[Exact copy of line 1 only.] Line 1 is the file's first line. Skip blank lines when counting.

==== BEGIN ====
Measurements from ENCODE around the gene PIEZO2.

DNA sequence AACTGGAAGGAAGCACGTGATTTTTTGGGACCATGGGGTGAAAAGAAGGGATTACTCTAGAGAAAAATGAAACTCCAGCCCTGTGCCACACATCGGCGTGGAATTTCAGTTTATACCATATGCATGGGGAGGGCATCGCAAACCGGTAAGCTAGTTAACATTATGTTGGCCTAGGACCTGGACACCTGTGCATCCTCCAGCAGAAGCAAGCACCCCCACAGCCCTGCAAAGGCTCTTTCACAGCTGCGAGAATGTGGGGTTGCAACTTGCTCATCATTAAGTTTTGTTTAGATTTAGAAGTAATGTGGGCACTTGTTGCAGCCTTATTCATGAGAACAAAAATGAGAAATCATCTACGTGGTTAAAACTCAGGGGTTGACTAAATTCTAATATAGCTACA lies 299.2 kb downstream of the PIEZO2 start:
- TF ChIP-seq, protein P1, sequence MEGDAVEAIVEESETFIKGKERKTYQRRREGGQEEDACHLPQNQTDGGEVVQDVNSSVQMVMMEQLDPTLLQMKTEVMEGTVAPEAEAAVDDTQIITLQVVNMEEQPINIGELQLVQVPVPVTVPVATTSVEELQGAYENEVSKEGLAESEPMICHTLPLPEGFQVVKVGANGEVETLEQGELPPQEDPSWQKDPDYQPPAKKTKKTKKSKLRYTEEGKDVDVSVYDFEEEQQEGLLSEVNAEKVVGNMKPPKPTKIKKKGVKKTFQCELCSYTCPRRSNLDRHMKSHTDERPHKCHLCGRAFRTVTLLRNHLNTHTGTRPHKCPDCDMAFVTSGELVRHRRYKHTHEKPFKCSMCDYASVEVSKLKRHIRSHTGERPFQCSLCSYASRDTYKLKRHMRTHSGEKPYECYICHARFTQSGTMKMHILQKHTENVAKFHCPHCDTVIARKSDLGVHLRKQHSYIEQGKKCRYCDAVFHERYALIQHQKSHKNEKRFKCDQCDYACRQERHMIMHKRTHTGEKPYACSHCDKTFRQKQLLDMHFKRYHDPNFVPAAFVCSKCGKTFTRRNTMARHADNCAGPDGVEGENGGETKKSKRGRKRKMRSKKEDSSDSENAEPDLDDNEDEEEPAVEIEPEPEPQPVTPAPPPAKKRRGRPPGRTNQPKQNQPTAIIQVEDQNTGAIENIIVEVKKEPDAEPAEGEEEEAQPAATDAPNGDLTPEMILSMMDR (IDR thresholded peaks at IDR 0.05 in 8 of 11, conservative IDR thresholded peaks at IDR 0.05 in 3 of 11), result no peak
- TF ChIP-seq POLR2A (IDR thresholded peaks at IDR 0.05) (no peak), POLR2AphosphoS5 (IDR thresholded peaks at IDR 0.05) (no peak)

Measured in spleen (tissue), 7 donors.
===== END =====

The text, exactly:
Measurements from ENCODE around the gene PIEZO2.